Monday morning we woke up and broke camp after breakfast (Charley made this inviting oatmeal platter for us), cramming all seven sleeping bags and pads, two tents, clothes, remaining food and water, and other associated equipment back into the boats and set off for Peaks Island for some bunker fun.
Either Joe felt sorry for me because I had been paddling Mary around without any help the whole time or he was concerned about my abilities because he let me use his single kayak and jumped in my boat with Mary for the last day of paddling. There was also no wind and no waves, so the last day was a super easy for me. The kids were flat out DONE, but good sports, and Charley and Wes at least made an attempt to keep up with us until Ryan finally tethered their kayak to his. That means for the last half of the last day Ryan was pulling three kids and two boats around with his arms. This is probably why he responded with less patience than usual when Charley and Wes had a paddle fight in the middle of the ocean.
A highlight of the first crossing (the same crossing that had been so hard for Mary and me on the first day) was a seal that swam straight toward us and several dolphins that we could see breaching in the water.
Our first stop for the day was Battery Steele, a concrete bunker the size of a large strip mall that is tucked into a hillside on Peaks Island. The tide was low and it was really choppy, but Joe said the complicated (scary) landing would be worth it. He had us come in one by one and stood in the water ready to grab each boat. We had to pick our way up a long, slippery hill to get to the road and both Mary and I ate it a couple of times. Joe handed us a headlamp and a bottle of water and pointed us in the direction of the trailhead. I had no idea what we were looking for, but was picturing the small bunkers I saw on the beach in Normandy.
Battery Steele is absolutely enormous, with a three hundred foot long dark tunnel connecting open areas where two huge cannons were once located. We picked our way down the dark tunnel and poked our heads into the side rooms. The kids were SO GROUCHY you guys, but Ryan and I were transfixed and no one wanted to turn back. Fights are more fun when it is pitch black and everyone's voice echoes.
Made them pose for a tense picture at the end of the tunnel. The tiny rectangle above Wes and Mary is the other end of the tunnel. It was insane.
After some lunch, it was time for a quick paddle back to Portland. The wind and tide were both in our favor and it was easy work to get back to the beach. We entered the harbor with a half dozen beautiful old schooners, working fishing boats, modern sailboats, and kids' sailing camps out for the day. It was beautiful and sunny with a perfect breeze.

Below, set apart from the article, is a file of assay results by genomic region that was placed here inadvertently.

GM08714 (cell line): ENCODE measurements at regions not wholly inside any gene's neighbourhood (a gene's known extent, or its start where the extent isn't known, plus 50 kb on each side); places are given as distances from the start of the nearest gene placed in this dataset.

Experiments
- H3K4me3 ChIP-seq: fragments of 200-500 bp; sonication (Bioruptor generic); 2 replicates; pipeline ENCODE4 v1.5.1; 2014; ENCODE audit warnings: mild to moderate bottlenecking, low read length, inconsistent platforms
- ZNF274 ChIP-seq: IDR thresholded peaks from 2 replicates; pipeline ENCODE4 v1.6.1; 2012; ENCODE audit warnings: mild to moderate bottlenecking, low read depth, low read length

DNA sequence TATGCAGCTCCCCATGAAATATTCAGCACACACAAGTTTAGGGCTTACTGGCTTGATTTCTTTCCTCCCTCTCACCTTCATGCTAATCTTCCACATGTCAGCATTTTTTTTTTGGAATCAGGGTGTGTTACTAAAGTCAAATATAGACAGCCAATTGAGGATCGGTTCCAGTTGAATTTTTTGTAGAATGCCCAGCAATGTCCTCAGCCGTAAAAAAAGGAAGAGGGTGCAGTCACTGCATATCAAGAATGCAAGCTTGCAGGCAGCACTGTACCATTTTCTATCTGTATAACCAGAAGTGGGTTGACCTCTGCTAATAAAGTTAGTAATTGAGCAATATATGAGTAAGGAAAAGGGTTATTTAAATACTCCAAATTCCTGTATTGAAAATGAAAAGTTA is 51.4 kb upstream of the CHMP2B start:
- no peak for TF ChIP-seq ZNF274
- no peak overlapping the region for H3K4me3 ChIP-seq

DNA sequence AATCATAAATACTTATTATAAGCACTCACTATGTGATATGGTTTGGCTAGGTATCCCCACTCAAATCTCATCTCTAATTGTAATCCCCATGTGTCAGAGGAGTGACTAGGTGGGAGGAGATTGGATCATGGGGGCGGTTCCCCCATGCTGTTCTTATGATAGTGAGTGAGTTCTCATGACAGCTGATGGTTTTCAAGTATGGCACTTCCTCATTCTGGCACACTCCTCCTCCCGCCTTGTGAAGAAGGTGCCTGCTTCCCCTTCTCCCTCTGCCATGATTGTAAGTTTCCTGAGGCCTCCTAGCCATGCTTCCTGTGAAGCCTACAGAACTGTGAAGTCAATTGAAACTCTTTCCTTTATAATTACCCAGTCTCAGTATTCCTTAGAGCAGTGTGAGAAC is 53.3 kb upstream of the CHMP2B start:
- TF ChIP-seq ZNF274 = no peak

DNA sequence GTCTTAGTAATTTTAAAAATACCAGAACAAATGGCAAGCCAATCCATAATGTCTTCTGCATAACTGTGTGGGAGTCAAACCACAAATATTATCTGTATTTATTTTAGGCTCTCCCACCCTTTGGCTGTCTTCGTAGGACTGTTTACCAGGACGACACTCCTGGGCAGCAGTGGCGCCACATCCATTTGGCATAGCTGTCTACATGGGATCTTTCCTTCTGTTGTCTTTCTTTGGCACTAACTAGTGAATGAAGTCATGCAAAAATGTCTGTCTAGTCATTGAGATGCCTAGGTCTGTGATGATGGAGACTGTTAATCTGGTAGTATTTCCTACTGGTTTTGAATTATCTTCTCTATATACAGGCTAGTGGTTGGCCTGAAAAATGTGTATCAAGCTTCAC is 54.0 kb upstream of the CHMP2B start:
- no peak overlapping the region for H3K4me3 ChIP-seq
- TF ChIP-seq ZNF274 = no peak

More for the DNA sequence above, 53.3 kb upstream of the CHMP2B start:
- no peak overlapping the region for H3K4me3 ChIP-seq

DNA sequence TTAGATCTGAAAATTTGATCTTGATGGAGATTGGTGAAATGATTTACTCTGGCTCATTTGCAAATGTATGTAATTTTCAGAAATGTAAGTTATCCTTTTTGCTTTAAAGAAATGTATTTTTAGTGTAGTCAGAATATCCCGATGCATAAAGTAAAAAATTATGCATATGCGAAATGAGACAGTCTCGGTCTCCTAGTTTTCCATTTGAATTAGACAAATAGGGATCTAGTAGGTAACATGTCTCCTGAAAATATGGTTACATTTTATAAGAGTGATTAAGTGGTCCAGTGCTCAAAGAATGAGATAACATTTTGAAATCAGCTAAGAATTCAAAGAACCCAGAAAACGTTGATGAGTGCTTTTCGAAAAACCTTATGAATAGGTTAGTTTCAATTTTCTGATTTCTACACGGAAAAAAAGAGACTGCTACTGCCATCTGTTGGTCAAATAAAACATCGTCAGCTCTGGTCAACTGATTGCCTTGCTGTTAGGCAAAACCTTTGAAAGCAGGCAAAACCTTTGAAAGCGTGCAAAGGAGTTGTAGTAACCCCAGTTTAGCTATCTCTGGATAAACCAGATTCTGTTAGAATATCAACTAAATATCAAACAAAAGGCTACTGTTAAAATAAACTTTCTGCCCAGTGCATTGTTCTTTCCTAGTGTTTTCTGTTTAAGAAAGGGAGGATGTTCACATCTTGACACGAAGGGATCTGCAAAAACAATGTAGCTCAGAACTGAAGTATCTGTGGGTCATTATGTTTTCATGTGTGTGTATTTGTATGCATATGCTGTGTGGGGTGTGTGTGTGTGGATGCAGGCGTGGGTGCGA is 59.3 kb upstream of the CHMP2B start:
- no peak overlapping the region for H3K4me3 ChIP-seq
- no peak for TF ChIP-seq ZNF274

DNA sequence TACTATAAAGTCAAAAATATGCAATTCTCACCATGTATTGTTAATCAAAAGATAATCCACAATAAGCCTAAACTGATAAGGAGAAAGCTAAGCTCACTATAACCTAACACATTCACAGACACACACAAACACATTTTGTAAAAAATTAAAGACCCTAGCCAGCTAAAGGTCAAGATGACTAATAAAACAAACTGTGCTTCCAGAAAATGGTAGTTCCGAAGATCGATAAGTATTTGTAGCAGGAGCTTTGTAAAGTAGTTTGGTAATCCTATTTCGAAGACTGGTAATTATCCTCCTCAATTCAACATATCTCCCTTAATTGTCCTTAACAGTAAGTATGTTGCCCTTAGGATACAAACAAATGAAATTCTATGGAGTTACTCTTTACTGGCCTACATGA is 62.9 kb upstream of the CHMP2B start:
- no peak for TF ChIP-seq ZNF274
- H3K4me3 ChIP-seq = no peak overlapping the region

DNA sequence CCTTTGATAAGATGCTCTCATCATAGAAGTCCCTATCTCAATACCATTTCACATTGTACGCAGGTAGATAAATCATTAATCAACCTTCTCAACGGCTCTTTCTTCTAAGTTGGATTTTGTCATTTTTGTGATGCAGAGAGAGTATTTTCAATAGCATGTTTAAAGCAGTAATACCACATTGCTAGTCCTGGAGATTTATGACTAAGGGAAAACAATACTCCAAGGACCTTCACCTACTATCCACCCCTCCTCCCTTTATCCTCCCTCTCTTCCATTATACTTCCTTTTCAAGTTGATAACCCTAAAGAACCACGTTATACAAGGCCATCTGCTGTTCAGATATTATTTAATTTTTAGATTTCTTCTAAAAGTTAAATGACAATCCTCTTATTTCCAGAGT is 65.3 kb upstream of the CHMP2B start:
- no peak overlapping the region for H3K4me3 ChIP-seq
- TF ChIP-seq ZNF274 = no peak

It was a strange feeling when we approached the beach where we had started out two days prior. I remembered feeling so nervous and sort of ridiculous when we started, just hoping I could keep up and not embarrass myself. I worried that the kids would freak out or be uncooperative and I didn't know what to expect from our guide. As cheesy as it sounds, going back to that beach we were like different people. As I told Ryan, "We keep telling the kids what a great job they're doing because they're doing this big hard thing, but I think we need to give ourselves, middle aged weekend warriors with desk jobs, some credit too."
The worry and preparation were all worth it. In an interview posted on the outfitter's website, Joe says he likes to push beginners a little bit to help them grow. There were moments even during the trip when I wondered if we could really do all these hard things he was asking us to do, but we did them anyway. It was exhilarating to get back to that beach where we started and realize that we had done it ALL. The huge waves, the wind, a giant thunderstorm, two nights of primitive camping with four kids, beach landings, rough rocky cliff landings, upwind, downwind, against the tide, crossing near giant ferries and working fishing boats and speeding motorboats--I even got swamped by a breaking wave that crashed right over my kayak. I was proud of us.
And also it always cracks me up when we've been in the wilderness for three days and we roll back into civilization stinky and unkempt, while everyone is lying freshly showered on their clean beach towels and enjoying the sunshine. I waited patiently in the water, sitting in my salt-encrusted shorts and absolutely filthy shirt while a mom in a chic black one piece led an adorable and clean little toddler out of the way by the hand.
In important news, the kids were most ecstatic to have their lovies back.
Joe told us he hopes we will do this again next year and that we should definitely ask for him. Saying goodbye was awkward and effusive because we all enjoyed the trip so much and wanted to stay in touch. I stopped short of looking intensely into his eyes and telling him "You are Uncle Joe now." But I wanted to. Because Joe is awesome.
I'm not sure how we can swing another two nighter next year, but I'm already scheming. As usual my scheme involves relocating to the east coast where our lives will surely be just as exciting and fun as they are in the summer all year round when we try to layer mittens and snow shovels and work and school on top of everything else (not really). It's extra hilarious because I am typing this on the porch and had to go get my fleece because it's a chilly sixty-eight degrees with a light breeze.
I cannot wait to go again.